Two Gay Men Walk Into a Starbucks
When I was asked if I would be interested in writing a column for Letters, I actually paused for a moment. The editors thought that my almost 30 years of diversity and inclusion experience would be a subject that readers would find of interest.
My trepidation was not whether this issue would resonate but instead how I could best present my point of view about a subject that is my passion—and still keep readers interested. Which is why I decided to focus on a topic that most people have in common...enjoying a “cup of joe.” (In the spirit of full disclosure, I am not a coffee drinker...it’s a taste issue not a health choice. But I digress.)
By now, everyone has likely seen the video footage capturing the arrest of two African-American men in a Philadelphia Starbucks for failing to make a purchase as they waited for a friend to arrive. While many people were surprised to learn that Starbucks has such a policy, it was statements from white customers who said they have never been questioned under similar circumstances that sent a clear message to these men they were not welcome.
I knew exactly how they must have felt. As someone who has been a part time resident of Rehoboth for almost 30 years (most of it with my now husband Greg), there was a time when some locals made us feel unwanted too.
Let me take you back to the early 80s when this small beach town began to catch the attention of more and more visitors from Washington, Baltimore and Philadelphia. Greg and I were among these “outsiders” who heard about this picturesque beach resort that was not only charming but also had cute shops, LGBT-owned establishments including the Blue Moon and a boardwalk reminiscent of the one I fondly remembered in South Jersey where I vacationed growing up.
By the late 80s increased tourism began to fuel growth, with visitors, including LGBTQ people, now becoming residents and business owners. However, not everyone was happy about the changes they were seeing. They attributed more traffic and difficulty parking to the influx. But, it was the decision by Blue Moon owners Joyce Felton and Victor Pisapia in 1988 to open a new disco on Rehoboth Avenue named the Strand that became the tipping point.
For the city’s homeowner association, it was the straw that broke the camel’s back. Citing concerns about the increased noise created by such a large establishment, it publicly opposed efforts by the Strand owners to secure a liquor license. Almost simultaneously, bumper stickers began to appear on cars around town that read “Keep Rehoboth a Family Town” and there was also a sudden uptick in gay bashings.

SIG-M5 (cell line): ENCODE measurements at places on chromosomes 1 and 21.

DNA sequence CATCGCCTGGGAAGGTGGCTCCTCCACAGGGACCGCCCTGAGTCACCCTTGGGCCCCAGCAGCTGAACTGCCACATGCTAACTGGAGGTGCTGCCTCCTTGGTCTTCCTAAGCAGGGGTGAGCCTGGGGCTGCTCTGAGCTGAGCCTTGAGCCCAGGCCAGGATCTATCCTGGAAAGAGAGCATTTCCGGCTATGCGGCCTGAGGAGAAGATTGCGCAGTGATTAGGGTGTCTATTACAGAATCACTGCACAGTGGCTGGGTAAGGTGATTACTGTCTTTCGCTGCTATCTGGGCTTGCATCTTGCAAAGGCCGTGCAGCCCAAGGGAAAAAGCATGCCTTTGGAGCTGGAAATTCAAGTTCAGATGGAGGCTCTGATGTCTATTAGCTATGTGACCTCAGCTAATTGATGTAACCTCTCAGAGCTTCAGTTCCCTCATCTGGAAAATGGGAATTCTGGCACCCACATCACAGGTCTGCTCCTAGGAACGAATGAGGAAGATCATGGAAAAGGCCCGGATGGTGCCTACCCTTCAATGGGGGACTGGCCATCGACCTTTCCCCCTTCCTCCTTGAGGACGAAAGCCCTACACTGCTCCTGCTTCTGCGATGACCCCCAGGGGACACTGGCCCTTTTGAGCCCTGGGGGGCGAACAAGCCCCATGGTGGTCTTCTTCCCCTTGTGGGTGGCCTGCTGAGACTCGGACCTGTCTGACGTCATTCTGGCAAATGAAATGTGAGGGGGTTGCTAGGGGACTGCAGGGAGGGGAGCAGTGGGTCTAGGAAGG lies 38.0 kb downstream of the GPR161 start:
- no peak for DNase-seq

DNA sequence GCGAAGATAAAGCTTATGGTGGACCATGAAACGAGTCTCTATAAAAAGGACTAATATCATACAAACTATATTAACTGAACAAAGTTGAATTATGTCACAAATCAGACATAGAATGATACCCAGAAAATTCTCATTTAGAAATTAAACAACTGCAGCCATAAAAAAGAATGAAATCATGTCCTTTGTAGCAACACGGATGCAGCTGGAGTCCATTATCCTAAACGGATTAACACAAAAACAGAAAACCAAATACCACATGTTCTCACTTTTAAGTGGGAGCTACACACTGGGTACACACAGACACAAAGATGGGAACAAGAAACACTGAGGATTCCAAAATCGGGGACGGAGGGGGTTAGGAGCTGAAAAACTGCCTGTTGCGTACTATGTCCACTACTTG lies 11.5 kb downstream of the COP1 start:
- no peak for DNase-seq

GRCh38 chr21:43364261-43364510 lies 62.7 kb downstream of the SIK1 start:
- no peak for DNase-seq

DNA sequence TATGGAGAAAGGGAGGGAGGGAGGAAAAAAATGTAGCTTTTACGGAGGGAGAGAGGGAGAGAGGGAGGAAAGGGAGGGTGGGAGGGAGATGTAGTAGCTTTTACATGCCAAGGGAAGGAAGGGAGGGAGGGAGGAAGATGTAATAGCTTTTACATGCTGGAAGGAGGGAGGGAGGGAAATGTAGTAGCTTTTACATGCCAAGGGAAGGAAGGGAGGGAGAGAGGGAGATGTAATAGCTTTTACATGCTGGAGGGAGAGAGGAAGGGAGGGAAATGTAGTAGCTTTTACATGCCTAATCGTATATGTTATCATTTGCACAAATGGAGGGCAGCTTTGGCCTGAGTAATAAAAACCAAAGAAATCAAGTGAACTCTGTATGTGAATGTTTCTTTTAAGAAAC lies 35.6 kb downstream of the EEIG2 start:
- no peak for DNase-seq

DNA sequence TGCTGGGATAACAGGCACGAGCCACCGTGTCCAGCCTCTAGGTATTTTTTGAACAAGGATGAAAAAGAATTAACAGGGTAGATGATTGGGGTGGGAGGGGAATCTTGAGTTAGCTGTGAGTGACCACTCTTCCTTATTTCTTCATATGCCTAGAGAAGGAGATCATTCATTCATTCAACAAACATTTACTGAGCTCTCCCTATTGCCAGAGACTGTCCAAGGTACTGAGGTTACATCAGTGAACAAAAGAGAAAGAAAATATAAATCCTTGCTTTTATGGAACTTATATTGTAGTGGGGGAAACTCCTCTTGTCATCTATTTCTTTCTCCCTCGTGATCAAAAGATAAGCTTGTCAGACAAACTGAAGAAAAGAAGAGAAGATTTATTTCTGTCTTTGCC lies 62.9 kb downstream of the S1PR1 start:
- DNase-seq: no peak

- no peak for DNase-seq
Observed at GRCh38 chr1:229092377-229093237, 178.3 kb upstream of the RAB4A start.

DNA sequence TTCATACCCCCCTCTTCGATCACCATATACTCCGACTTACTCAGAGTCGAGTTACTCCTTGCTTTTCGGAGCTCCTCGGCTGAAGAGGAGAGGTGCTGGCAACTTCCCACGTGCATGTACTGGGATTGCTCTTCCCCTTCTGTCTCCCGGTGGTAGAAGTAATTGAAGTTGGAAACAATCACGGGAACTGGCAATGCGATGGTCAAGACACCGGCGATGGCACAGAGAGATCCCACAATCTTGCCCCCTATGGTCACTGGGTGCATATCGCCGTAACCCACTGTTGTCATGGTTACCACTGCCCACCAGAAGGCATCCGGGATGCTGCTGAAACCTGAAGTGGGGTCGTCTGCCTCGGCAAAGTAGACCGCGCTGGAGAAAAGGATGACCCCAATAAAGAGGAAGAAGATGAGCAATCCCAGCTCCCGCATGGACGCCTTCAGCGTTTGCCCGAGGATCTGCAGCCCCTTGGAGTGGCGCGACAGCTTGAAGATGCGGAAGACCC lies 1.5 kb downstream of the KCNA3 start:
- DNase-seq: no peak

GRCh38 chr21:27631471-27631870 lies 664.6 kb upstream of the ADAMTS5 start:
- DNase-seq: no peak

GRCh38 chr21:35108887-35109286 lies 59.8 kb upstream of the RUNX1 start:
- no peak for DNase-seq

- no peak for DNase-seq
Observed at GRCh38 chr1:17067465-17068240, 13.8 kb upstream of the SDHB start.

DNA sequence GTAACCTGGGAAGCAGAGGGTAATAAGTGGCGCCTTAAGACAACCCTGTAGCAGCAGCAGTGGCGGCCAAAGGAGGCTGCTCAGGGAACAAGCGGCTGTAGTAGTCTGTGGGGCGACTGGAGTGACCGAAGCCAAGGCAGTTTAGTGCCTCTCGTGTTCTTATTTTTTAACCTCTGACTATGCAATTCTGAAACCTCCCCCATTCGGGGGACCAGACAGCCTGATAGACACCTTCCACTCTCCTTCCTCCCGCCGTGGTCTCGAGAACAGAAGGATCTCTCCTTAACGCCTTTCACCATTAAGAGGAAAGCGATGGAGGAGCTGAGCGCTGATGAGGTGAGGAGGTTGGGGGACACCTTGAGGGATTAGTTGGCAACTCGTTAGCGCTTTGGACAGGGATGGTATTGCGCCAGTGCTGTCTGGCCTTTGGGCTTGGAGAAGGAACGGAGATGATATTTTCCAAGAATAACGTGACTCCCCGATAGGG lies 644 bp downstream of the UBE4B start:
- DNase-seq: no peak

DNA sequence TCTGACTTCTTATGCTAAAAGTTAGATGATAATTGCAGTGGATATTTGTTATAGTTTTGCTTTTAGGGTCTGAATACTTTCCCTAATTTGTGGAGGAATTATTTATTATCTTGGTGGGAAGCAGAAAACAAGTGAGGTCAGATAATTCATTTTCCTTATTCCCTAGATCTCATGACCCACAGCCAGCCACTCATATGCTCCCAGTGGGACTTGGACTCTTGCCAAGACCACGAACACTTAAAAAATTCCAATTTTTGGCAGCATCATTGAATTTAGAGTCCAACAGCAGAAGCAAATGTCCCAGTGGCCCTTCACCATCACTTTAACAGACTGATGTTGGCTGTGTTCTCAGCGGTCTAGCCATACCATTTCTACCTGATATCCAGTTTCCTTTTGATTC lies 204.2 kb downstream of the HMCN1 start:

Unfortunately, this was an all-too-familiar shot across the bow and taken collectively, the LGBTQ community viewed this as Rehoboth’s way of saying we were not wanted here. In the end, the city commissioners took action which came in the form of a ban on bars that were not connected to restaurants. Soon after the Strand was forced to close.
It is often said that sometimes bad things have to happen before good things can. In this case, it came in the form of Steve Elkins and Murray Archibald, who as part-time summer residents decided to get involved. Representing the interests of the LGBTQ community, they began a dialogue with the police, business community and politicians to find a path forward so that everyone that loved Rehoboth could do so in harmony. What began as a conversation turned into a movement and in 1990 CAMP (“Create a More Positive”) Rehoboth was born.
The gay bashings back in the early 90s served as a catalyst for the community to come together and begin a dialogue in an effort to better understand each other. One thing was clear—everyone shared a love for Rehoboth. Finding a common ground provided a foundation to work from and begin to build trust.
For Starbucks, the incident in Philadelphia was also a wake-up call. It left customers questioning whether the company was truly committed to valuing diversity and creating an inclusive environment. Which is why the company knew taking swift action was needed to preserve its hard-fought reputation. Within days, CEO Kevin Johnson took responsibility for the crisis, met with the two men to apologize, and sought advice from leaders in the African-American community as to what was needed to make things right. The result was closing all 8,000 US stores for half a day to conduct racial bias training with all staff.
While it is too soon to tell what the long-term impact will be, these initial steps are a positive signal that Starbucks is a place that welcomes everyone. ▼
Wesley Combs is a diversity and inclusion expert and a passionate social justice advocate. He is the founding Principal of Combs Advisory Services where he works with clients who share his values of enabling equity, equality, and opportunity in the workplace and the community.